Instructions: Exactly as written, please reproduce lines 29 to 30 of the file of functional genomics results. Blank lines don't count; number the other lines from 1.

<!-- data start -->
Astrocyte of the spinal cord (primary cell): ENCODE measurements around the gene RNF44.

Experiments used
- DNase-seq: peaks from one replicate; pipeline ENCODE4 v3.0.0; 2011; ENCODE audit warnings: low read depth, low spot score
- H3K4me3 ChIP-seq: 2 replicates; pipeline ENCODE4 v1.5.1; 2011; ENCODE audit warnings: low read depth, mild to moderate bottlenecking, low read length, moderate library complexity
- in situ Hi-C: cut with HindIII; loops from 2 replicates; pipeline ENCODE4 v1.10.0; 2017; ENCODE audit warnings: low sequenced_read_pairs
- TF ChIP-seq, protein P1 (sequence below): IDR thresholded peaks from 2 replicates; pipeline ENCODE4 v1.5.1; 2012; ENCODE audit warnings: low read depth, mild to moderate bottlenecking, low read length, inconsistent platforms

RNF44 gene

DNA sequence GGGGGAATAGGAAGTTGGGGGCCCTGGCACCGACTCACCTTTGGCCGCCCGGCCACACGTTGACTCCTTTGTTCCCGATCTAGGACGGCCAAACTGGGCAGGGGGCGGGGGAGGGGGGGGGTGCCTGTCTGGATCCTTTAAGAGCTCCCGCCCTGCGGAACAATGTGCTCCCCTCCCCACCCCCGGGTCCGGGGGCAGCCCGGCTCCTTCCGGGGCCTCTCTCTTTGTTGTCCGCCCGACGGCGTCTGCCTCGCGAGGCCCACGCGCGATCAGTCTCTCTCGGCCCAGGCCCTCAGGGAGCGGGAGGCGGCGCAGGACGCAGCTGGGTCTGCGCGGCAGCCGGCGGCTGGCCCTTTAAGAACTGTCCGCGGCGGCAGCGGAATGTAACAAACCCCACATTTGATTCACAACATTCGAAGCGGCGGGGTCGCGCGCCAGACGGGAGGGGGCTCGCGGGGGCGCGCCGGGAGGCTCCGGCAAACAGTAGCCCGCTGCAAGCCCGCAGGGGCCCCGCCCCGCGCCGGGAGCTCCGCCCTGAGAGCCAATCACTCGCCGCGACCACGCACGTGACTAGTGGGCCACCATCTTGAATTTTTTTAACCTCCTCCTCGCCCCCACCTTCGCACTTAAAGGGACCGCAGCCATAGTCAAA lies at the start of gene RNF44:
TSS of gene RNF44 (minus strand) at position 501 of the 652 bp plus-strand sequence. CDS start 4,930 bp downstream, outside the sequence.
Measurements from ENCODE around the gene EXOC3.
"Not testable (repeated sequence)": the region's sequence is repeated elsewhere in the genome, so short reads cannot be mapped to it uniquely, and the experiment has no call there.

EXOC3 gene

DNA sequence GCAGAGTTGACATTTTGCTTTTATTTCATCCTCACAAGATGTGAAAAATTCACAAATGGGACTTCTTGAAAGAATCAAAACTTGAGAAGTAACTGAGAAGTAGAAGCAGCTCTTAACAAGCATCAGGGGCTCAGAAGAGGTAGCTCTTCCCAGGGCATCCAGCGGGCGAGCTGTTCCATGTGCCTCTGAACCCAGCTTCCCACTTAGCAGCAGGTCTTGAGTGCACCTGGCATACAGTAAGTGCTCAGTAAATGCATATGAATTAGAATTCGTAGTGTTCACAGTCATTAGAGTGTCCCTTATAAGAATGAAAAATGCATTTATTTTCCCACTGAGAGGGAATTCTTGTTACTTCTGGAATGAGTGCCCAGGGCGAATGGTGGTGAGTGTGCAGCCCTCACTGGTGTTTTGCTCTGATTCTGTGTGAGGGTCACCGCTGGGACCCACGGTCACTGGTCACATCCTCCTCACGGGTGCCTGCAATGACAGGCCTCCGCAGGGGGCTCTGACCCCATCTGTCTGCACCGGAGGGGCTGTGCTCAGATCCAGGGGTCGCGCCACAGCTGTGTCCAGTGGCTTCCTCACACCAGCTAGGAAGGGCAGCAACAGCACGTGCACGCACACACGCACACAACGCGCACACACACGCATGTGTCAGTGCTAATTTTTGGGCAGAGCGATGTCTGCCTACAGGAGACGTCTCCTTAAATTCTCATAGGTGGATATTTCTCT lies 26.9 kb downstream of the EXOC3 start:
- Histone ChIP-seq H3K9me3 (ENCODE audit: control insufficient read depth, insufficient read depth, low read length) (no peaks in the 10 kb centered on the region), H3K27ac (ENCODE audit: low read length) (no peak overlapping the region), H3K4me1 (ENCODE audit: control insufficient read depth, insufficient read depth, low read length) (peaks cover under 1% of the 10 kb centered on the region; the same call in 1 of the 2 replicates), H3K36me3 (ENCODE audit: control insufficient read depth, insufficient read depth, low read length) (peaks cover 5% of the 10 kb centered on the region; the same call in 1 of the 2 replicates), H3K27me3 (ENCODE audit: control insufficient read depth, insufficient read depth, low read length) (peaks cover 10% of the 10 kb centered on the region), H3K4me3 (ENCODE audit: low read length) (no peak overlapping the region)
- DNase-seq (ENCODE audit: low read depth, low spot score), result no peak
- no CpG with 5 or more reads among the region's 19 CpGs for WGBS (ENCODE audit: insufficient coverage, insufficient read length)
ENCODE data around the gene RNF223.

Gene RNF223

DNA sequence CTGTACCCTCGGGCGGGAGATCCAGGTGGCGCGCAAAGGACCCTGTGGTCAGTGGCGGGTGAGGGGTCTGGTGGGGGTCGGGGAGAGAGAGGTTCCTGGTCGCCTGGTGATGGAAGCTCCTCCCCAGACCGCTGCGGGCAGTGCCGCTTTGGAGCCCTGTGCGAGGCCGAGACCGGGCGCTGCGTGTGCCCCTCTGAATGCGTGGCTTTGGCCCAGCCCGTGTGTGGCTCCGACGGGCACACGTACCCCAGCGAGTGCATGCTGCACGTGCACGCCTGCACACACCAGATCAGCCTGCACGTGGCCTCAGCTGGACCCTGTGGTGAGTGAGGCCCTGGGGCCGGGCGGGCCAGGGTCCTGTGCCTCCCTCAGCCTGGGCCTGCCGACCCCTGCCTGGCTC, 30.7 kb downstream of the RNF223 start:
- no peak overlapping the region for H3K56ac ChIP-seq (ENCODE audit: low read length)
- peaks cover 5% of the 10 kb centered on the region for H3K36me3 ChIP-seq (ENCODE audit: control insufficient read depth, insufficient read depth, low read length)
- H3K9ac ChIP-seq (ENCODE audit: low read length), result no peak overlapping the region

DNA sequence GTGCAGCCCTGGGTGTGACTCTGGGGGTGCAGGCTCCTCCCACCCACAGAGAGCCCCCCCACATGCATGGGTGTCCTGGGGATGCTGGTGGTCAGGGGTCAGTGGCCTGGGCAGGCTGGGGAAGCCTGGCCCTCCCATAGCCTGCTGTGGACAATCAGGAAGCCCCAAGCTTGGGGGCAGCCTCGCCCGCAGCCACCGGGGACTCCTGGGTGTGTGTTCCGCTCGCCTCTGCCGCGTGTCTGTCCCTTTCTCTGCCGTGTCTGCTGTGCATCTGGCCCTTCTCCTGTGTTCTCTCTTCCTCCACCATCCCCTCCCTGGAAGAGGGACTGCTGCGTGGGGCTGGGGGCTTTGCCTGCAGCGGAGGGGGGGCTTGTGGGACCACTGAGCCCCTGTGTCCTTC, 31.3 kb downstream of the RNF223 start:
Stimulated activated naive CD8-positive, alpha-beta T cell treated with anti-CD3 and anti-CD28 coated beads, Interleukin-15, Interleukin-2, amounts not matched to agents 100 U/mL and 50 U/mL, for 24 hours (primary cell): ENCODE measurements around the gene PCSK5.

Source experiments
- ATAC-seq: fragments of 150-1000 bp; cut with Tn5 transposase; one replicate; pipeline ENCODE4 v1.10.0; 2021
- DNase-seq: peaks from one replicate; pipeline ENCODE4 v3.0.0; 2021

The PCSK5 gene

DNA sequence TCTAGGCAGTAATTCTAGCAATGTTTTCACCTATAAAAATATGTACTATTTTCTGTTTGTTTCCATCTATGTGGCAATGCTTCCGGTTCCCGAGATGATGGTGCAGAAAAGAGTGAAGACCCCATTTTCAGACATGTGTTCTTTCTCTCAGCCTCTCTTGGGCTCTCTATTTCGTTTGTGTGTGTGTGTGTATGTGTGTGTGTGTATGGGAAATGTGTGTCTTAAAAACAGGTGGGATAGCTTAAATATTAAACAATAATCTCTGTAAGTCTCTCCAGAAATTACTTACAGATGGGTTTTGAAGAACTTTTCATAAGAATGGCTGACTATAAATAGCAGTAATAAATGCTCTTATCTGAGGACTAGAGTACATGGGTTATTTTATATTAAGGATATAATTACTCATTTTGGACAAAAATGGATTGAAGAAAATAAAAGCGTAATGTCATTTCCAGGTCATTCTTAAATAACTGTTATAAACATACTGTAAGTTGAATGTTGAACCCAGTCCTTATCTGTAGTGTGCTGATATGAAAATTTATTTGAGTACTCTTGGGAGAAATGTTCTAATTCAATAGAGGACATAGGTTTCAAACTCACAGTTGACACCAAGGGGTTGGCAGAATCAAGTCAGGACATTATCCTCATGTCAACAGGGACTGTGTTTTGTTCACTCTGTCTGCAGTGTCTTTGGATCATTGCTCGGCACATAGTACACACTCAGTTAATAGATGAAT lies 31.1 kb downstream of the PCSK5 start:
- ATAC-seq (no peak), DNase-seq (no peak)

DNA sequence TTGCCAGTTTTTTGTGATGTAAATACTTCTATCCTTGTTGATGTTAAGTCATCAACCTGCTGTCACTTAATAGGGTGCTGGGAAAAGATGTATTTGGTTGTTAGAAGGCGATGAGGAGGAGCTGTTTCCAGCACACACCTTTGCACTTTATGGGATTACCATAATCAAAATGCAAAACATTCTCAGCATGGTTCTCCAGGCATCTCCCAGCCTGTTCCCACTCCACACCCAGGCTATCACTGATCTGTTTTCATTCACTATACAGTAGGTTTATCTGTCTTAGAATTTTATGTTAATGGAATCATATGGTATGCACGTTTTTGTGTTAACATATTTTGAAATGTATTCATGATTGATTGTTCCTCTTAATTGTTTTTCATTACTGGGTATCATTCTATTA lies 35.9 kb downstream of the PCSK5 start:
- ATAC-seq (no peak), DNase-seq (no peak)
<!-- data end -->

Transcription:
DNA sequence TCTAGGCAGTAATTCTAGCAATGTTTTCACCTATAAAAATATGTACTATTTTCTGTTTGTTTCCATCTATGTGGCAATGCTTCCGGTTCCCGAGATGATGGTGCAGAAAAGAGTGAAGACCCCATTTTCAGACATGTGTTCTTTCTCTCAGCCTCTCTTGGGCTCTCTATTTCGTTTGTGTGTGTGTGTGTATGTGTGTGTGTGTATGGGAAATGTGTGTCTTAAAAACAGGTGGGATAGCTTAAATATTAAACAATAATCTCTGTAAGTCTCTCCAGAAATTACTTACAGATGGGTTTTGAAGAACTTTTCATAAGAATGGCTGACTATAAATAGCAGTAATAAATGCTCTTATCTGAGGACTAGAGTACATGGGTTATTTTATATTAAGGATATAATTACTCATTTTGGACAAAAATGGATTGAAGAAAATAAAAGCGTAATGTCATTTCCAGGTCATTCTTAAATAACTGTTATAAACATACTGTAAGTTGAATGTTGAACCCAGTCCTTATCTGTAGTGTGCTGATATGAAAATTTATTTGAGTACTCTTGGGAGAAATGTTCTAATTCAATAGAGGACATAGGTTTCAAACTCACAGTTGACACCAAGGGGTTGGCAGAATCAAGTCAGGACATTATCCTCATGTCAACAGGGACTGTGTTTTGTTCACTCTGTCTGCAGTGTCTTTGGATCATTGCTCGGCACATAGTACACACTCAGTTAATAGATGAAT lies 31.1 kb downstream of the PCSK5 start:
- ATAC-seq (no peak), DNase-seq (no peak)